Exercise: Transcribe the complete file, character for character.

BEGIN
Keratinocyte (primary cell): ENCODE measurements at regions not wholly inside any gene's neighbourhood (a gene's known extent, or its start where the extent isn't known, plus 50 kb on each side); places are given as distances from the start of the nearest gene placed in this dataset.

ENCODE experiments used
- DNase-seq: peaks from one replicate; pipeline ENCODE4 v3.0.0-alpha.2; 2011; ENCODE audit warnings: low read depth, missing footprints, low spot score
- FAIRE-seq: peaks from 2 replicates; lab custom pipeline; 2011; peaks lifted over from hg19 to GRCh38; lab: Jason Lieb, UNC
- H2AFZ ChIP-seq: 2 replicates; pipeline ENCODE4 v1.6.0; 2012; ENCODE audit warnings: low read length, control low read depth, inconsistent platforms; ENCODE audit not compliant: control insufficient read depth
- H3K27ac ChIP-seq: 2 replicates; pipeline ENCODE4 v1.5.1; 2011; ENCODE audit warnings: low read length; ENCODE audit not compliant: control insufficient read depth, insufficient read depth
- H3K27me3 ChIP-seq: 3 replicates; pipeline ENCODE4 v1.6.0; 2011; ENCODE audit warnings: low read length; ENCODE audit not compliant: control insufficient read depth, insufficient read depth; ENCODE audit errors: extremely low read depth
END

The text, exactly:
Keratinocyte (primary cell): ENCODE measurements at regions not wholly inside any gene's neighbourhood (a gene's known extent, or its start where the extent isn't known, plus 50 kb on each side); places are given as distances from the start of the nearest gene placed in this dataset.

ENCODE experiments used
- DNase-seq: peaks from one replicate; pipeline ENCODE4 v3.0.0-alpha.2; 2011; ENCODE audit warnings: low read depth, missing footprints, low spot score
- FAIRE-seq: peaks from 2 replicates; lab custom pipeline; 2011; peaks lifted over from hg19 to GRCh38; lab: Jason Lieb, UNC
- H2AFZ ChIP-seq: 2 replicates; pipeline ENCODE4 v1.6.0; 2012; ENCODE audit warnings: low read length, control low read depth, inconsistent platforms; ENCODE audit not compliant: control insufficient read depth
- H3K27ac ChIP-seq: 2 replicates; pipeline ENCODE4 v1.5.1; 2011; ENCODE audit warnings: low read length; ENCODE audit not compliant: control insufficient read depth, insufficient read depth
- H3K27me3 ChIP-seq: 3 replicates; pipeline ENCODE4 v1.6.0; 2011; ENCODE audit warnings: low read length; ENCODE audit not compliant: control insufficient read depth, insufficient read depth; ENCODE audit errors: extremely low read depth